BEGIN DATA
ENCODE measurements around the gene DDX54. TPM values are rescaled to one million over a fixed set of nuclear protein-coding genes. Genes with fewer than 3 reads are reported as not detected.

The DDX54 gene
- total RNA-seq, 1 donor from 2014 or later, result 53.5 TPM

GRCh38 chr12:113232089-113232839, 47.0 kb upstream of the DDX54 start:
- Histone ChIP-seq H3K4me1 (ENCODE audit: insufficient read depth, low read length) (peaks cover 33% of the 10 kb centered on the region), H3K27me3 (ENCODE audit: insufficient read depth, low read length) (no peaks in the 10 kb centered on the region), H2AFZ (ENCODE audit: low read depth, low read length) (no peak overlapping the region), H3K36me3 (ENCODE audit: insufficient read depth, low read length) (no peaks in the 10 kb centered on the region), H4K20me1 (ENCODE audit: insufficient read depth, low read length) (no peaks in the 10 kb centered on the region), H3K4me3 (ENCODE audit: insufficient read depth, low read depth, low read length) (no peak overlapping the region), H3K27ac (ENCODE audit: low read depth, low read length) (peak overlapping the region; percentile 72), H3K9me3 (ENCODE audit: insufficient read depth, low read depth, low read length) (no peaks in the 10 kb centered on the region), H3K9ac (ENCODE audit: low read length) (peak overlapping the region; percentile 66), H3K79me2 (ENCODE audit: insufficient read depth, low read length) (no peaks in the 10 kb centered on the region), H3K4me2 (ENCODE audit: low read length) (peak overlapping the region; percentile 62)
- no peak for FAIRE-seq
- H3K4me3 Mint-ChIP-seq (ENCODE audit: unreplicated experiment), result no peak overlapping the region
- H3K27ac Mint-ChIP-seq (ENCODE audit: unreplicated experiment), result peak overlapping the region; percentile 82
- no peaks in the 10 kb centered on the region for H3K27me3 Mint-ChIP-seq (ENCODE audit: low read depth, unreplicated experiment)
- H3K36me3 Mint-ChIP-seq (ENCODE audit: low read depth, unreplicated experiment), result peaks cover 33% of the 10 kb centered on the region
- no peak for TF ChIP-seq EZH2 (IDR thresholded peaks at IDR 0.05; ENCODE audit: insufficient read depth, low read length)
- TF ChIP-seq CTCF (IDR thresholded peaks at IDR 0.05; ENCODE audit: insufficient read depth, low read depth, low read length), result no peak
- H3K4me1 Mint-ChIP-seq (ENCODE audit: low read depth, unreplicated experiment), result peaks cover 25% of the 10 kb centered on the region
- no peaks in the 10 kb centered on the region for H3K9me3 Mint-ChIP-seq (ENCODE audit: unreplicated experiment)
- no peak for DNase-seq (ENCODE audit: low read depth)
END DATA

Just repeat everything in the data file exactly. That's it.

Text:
ENCODE measurements around the gene DDX54. TPM values are rescaled to one million over a fixed set of nuclear protein-coding genes. Genes with fewer than 3 reads are reported as not detected.

The DDX54 gene
- total RNA-seq, 1 donor from 2014 or later, result 53.5 TPM

GRCh38 chr12:113232089-113232839, 47.0 kb upstream of the DDX54 start:
- Histone ChIP-seq H3K4me1 (ENCODE audit: insufficient read depth, low read length) (peaks cover 33% of the 10 kb centered on the region), H3K27me3 (ENCODE audit: insufficient read depth, low read length) (no peaks in the 10 kb centered on the region), H2AFZ (ENCODE audit: low read depth, low read length) (no peak overlapping the region), H3K36me3 (ENCODE audit: insufficient read depth, low read length) (no peaks in the 10 kb centered on the region), H4K20me1 (ENCODE audit: insufficient read depth, low read length) (no peaks in the 10 kb centered on the region), H3K4me3 (ENCODE audit: insufficient read depth, low read depth, low read length) (no peak overlapping the region), H3K27ac (ENCODE audit: low read depth, low read length) (peak overlapping the region; percentile 72), H3K9me3 (ENCODE audit: insufficient read depth, low read depth, low read length) (no peaks in the 10 kb centered on the region), H3K9ac (ENCODE audit: low read length) (peak overlapping the region; percentile 66), H3K79me2 (ENCODE audit: insufficient read depth, low read length) (no peaks in the 10 kb centered on the region), H3K4me2 (ENCODE audit: low read length) (peak overlapping the region; percentile 62)
- no peak for FAIRE-seq
- H3K4me3 Mint-ChIP-seq (ENCODE audit: unreplicated experiment), result no peak overlapping the region
- H3K27ac Mint-ChIP-seq (ENCODE audit: unreplicated experiment), result peak overlapping the region; percentile 82
- no peaks in the 10 kb centered on the region for H3K27me3 Mint-ChIP-seq (ENCODE audit: low read depth, unreplicated experiment)
- H3K36me3 Mint-ChIP-seq (ENCODE audit: low read depth, unreplicated experiment), result peaks cover 33% of the 10 kb centered on the region
- no peak for TF ChIP-seq EZH2 (IDR thresholded peaks at IDR 0.05; ENCODE audit: insufficient read depth, low read length)
- TF ChIP-seq CTCF (IDR thresholded peaks at IDR 0.05; ENCODE audit: insufficient read depth, low read depth, low read length), result no peak
- H3K4me1 Mint-ChIP-seq (ENCODE audit: low read depth, unreplicated experiment), result peaks cover 25% of the 10 kb centered on the region
- no peaks in the 10 kb centered on the region for H3K9me3 Mint-ChIP-seq (ENCODE audit: unreplicated experiment)
- no peak for DNase-seq (ENCODE audit: low read depth)